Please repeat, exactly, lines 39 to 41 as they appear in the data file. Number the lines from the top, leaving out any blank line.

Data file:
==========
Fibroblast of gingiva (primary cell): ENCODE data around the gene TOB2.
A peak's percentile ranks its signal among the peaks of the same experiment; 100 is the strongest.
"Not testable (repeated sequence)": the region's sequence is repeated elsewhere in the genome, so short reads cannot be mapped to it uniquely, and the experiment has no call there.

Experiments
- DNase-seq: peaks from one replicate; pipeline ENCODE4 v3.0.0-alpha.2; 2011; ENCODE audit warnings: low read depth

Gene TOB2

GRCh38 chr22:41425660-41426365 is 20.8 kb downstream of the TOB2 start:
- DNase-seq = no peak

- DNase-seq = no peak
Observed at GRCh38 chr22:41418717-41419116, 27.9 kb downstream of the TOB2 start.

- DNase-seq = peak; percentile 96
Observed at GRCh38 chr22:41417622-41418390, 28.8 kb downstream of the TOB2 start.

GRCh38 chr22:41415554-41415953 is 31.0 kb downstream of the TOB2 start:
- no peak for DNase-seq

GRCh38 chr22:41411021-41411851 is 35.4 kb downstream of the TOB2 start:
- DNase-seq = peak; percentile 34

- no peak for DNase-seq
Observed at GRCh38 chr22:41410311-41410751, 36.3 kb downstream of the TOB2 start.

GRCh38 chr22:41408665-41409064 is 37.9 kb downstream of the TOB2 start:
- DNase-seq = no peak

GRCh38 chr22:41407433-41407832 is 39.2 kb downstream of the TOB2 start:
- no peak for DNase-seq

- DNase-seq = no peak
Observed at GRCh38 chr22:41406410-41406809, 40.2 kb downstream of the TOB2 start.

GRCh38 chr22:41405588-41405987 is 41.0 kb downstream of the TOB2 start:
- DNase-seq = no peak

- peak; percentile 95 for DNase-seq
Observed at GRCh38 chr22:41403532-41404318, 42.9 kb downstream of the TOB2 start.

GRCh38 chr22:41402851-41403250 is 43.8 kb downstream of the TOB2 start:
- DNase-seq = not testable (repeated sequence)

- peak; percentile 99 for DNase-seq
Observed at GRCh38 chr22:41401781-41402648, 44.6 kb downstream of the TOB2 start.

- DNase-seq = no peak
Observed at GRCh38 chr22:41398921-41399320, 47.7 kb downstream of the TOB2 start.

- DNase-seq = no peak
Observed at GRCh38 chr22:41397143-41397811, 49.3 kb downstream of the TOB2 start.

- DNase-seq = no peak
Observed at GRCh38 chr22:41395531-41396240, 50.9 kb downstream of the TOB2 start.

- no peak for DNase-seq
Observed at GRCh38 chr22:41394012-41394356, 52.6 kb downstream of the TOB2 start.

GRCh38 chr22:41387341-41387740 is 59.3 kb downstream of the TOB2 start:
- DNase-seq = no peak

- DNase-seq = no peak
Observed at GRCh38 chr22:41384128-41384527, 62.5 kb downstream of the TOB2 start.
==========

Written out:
- no peak for DNase-seq
Observed at GRCh38 chr22:41394012-41394356, 52.6 kb downstream of the TOB2 start.

GRCh38 chr22:41387341-41387740 is 59.3 kb downstream of the TOB2 start: